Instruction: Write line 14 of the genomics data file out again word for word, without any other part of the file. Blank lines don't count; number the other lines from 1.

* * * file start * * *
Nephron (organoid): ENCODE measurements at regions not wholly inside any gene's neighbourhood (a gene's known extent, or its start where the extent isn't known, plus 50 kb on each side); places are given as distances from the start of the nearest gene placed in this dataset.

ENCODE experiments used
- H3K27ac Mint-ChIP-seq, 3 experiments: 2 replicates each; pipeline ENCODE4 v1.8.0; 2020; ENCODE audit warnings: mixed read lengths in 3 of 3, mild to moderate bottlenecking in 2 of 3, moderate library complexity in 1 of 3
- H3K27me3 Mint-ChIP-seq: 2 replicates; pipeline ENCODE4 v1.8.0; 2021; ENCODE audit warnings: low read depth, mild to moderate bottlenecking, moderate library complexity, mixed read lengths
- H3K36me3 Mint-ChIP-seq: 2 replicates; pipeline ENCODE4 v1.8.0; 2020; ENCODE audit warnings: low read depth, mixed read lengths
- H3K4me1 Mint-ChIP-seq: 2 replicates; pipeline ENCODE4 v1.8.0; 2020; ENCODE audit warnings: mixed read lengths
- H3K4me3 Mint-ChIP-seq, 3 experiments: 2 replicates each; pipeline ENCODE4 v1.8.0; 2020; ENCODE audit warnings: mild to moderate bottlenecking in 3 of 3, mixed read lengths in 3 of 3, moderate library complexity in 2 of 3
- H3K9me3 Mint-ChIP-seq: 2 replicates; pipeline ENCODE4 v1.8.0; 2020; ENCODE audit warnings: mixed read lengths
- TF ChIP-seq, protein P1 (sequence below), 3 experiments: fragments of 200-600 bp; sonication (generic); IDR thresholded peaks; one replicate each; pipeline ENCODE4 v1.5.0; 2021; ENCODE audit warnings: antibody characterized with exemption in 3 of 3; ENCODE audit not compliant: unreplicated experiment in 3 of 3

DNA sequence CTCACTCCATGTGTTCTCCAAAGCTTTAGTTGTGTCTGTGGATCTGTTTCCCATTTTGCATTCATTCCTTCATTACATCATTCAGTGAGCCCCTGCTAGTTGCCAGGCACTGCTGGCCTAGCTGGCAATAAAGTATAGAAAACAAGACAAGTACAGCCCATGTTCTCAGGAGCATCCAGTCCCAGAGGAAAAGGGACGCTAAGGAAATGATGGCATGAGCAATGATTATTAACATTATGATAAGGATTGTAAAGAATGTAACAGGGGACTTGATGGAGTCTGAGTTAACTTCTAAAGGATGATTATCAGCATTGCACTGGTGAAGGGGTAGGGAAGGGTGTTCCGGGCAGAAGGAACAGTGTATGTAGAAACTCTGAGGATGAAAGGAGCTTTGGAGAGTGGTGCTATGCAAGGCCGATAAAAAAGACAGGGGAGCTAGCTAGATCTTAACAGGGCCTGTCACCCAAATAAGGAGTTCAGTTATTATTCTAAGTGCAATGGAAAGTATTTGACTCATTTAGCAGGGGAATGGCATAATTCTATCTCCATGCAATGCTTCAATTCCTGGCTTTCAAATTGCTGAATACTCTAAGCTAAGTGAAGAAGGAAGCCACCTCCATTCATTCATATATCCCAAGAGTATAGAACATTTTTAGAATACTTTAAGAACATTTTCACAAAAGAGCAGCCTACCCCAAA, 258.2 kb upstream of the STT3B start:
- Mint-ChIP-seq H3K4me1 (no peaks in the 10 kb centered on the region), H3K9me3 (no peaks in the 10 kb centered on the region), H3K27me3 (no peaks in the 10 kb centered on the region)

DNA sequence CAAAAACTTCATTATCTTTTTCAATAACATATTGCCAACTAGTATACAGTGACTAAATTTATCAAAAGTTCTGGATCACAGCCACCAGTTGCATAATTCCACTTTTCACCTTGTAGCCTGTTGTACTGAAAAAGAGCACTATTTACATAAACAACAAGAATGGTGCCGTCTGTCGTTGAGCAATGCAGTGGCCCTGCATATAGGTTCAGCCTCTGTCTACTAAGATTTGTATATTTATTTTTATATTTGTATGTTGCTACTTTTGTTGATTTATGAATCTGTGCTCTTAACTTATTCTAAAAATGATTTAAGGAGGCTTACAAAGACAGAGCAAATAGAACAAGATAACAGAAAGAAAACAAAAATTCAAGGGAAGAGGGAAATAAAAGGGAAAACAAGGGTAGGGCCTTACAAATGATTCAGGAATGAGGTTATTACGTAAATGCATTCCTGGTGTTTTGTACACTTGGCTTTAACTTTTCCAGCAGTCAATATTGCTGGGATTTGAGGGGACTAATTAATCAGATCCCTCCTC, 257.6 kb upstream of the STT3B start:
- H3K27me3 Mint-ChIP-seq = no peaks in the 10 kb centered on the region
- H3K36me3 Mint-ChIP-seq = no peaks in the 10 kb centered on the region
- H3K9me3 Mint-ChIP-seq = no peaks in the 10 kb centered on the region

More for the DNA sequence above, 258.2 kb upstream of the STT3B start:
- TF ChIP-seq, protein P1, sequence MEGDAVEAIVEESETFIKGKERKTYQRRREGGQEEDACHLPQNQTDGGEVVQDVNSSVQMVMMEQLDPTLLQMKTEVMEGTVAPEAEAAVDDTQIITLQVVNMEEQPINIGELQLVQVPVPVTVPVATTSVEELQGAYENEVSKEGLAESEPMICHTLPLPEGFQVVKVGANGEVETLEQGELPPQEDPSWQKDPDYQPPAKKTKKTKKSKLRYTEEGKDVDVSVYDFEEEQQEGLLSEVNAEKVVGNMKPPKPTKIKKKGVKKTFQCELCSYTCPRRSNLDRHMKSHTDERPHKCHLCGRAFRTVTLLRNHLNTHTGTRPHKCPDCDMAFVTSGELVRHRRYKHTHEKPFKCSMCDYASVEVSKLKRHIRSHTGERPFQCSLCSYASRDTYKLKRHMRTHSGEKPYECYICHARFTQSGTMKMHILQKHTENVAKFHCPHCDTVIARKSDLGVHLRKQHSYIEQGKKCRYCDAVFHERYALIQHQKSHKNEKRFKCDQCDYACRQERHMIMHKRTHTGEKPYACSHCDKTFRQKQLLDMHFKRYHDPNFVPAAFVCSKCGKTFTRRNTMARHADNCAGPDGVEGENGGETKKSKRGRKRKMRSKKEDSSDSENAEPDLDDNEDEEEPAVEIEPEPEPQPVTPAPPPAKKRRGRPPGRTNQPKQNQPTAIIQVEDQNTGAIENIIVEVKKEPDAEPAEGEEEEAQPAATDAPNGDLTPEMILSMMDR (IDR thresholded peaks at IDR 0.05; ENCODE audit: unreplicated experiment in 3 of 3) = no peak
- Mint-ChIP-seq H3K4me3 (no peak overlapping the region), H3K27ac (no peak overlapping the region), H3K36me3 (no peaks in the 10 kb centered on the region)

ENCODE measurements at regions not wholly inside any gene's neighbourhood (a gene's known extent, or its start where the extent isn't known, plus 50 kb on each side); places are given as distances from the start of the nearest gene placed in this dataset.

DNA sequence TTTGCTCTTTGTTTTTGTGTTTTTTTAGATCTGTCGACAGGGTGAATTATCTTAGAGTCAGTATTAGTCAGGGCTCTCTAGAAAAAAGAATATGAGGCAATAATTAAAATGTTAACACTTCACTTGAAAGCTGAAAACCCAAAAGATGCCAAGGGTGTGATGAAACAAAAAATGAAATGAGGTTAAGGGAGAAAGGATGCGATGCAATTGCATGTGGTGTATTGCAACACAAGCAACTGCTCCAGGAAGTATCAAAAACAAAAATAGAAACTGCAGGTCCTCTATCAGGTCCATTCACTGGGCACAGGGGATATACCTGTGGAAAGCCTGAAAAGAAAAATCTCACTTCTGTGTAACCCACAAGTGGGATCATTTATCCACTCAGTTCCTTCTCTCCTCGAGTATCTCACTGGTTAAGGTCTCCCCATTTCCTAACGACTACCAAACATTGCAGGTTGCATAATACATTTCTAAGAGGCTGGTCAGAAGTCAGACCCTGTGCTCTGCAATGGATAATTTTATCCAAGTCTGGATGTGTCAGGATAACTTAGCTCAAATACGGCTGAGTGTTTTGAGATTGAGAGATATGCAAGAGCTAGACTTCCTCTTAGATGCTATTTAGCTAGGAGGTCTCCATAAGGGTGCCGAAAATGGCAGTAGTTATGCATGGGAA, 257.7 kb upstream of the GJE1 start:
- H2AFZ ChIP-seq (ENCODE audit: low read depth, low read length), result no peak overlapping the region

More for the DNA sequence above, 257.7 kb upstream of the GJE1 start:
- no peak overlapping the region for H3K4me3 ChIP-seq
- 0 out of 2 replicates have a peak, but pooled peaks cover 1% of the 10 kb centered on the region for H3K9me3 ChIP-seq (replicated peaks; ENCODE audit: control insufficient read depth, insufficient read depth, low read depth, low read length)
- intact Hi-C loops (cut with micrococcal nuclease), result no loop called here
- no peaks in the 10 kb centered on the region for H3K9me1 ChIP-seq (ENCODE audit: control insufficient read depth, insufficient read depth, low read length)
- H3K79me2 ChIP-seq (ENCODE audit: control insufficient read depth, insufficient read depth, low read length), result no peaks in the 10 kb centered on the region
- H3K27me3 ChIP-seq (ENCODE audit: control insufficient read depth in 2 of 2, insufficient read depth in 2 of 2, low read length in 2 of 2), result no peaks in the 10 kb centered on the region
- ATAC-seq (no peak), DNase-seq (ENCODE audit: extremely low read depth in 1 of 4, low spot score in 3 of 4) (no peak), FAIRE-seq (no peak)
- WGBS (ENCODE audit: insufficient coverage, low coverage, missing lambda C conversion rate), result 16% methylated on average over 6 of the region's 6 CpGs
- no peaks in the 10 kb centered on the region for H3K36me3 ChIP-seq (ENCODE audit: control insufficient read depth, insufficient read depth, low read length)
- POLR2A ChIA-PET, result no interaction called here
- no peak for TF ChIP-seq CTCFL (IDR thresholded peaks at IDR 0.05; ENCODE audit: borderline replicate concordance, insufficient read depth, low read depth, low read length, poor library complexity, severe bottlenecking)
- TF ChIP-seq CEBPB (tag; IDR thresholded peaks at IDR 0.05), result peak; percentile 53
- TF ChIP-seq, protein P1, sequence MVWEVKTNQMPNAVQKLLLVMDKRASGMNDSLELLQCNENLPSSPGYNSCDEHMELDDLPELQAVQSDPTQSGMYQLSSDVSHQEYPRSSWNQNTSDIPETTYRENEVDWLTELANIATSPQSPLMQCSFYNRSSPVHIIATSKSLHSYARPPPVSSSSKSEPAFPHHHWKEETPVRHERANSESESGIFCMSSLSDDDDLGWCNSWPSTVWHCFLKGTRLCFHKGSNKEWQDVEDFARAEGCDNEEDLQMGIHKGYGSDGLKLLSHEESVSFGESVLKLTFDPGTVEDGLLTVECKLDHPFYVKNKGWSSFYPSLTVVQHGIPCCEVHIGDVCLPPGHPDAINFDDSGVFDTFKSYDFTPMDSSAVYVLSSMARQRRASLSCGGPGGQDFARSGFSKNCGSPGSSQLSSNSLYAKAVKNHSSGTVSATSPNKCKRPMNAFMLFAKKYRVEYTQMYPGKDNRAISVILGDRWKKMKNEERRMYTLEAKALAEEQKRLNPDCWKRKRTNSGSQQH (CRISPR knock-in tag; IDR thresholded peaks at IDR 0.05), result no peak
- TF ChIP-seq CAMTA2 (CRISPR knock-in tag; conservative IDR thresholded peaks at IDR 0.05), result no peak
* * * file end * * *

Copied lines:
- H3K36me3 Mint-ChIP-seq = no peaks in the 10 kb centered on the region